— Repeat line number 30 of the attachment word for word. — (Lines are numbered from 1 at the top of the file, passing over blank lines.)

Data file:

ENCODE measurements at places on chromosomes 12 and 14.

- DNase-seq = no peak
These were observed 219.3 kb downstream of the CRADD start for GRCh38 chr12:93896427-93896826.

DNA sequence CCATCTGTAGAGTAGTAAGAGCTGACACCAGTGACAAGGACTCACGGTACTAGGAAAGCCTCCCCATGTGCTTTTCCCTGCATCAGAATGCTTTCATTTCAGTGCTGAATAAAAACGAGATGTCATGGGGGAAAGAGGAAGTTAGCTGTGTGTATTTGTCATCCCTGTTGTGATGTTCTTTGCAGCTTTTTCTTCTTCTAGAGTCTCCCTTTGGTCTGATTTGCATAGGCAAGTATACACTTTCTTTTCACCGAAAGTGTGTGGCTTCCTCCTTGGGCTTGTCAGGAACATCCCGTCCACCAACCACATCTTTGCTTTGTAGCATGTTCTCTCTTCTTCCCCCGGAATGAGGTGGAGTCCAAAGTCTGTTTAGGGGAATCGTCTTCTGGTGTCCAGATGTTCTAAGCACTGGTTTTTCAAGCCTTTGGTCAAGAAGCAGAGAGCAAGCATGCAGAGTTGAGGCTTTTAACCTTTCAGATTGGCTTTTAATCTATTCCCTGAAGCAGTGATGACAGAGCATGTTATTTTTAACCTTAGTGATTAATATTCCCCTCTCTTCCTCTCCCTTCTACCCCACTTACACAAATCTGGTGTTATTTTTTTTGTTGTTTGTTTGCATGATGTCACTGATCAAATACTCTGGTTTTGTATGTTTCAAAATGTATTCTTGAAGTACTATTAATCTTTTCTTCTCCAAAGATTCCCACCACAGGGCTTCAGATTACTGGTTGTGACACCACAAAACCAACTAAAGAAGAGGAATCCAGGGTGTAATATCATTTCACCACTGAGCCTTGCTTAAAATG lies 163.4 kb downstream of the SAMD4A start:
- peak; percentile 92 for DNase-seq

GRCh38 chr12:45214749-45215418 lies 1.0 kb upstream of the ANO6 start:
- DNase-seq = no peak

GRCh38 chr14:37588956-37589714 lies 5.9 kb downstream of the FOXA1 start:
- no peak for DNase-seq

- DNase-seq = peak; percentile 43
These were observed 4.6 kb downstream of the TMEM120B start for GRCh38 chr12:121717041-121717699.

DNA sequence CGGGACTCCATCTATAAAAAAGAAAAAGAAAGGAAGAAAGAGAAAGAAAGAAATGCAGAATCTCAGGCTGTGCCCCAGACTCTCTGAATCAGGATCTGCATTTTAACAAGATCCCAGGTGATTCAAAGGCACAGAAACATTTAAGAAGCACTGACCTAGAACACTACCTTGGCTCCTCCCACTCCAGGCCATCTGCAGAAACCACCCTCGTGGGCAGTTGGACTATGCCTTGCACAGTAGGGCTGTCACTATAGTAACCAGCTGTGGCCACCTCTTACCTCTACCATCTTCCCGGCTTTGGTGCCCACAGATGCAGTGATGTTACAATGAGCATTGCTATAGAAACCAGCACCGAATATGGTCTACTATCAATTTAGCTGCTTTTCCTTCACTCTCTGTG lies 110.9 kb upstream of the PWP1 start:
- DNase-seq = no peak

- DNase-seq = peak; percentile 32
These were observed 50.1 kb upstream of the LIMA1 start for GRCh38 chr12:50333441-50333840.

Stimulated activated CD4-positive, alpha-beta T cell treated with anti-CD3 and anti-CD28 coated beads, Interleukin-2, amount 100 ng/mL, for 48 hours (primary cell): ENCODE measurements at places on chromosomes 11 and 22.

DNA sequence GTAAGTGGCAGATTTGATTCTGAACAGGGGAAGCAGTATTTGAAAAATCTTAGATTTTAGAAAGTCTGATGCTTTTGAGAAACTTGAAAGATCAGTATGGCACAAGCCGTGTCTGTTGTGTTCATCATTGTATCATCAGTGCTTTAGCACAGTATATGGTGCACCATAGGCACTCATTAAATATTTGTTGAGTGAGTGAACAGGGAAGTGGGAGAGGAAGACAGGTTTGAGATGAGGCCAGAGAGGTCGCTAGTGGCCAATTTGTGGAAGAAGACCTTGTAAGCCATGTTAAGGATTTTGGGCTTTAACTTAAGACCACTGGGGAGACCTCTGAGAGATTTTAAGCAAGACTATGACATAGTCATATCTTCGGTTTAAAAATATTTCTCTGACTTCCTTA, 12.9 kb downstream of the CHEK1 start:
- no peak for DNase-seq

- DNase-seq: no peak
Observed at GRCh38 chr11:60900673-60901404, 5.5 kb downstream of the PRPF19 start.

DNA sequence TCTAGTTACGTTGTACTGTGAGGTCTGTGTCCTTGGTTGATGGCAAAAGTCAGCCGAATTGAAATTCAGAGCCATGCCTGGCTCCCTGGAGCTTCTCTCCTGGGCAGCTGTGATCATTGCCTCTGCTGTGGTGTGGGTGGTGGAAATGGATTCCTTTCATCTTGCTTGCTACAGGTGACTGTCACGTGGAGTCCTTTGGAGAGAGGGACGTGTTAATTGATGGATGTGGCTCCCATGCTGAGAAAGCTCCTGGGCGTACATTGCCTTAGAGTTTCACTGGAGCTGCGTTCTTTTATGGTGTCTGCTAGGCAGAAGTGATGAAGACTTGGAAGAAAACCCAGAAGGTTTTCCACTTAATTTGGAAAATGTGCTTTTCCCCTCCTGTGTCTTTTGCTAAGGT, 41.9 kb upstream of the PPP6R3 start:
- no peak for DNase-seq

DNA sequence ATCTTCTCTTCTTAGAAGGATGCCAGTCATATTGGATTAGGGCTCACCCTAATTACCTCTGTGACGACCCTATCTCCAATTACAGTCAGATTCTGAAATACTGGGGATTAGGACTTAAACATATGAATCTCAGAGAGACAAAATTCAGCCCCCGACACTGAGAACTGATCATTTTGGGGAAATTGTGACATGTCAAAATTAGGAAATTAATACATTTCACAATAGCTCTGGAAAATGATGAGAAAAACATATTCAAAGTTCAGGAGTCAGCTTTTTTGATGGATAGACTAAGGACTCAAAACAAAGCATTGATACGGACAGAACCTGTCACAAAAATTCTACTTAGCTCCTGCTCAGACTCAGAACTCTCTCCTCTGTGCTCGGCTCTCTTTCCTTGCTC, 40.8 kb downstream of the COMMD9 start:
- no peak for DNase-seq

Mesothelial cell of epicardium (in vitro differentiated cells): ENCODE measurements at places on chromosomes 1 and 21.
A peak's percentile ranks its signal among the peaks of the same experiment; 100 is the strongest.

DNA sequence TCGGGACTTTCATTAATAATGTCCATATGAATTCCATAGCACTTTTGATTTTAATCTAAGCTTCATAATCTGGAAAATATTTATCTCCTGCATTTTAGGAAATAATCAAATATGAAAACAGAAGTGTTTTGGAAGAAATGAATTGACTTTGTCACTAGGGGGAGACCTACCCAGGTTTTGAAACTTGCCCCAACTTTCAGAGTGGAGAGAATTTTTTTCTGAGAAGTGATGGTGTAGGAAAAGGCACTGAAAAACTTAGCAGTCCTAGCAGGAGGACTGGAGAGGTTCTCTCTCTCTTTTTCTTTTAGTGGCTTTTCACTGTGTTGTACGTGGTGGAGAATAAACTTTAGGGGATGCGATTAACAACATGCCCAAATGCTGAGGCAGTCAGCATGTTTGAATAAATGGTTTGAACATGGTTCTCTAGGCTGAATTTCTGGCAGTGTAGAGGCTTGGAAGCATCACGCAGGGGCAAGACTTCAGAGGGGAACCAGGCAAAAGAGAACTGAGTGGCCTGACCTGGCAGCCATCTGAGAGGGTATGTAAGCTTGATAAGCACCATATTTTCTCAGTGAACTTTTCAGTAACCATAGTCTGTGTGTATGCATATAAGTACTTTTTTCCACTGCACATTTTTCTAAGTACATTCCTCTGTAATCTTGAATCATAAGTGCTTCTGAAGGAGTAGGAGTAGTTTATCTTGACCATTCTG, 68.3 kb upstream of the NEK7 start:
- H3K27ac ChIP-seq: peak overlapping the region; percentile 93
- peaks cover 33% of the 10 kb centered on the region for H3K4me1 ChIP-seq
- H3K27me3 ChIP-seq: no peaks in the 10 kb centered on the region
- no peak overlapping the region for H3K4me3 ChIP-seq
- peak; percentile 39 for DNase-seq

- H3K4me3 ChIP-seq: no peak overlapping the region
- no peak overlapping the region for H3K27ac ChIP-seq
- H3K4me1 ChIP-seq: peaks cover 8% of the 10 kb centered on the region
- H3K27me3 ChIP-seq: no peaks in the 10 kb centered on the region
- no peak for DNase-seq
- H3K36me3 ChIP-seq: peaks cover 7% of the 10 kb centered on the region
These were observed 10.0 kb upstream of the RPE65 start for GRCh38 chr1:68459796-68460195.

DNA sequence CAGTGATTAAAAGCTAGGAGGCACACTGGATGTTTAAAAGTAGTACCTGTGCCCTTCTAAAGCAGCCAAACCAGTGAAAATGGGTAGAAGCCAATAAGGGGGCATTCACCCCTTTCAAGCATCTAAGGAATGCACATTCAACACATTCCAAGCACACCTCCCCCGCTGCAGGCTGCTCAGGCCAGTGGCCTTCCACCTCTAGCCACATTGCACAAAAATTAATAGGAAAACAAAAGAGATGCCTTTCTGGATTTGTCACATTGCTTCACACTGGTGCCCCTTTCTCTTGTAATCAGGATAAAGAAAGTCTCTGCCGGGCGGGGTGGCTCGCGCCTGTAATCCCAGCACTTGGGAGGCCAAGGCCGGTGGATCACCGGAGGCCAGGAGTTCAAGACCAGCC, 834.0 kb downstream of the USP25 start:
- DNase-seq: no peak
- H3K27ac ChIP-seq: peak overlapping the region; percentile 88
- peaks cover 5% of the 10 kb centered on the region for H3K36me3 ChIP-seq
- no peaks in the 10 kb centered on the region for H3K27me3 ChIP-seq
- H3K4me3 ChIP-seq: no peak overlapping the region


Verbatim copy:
- H3K27me3 ChIP-seq: no peaks in the 10 kb centered on the region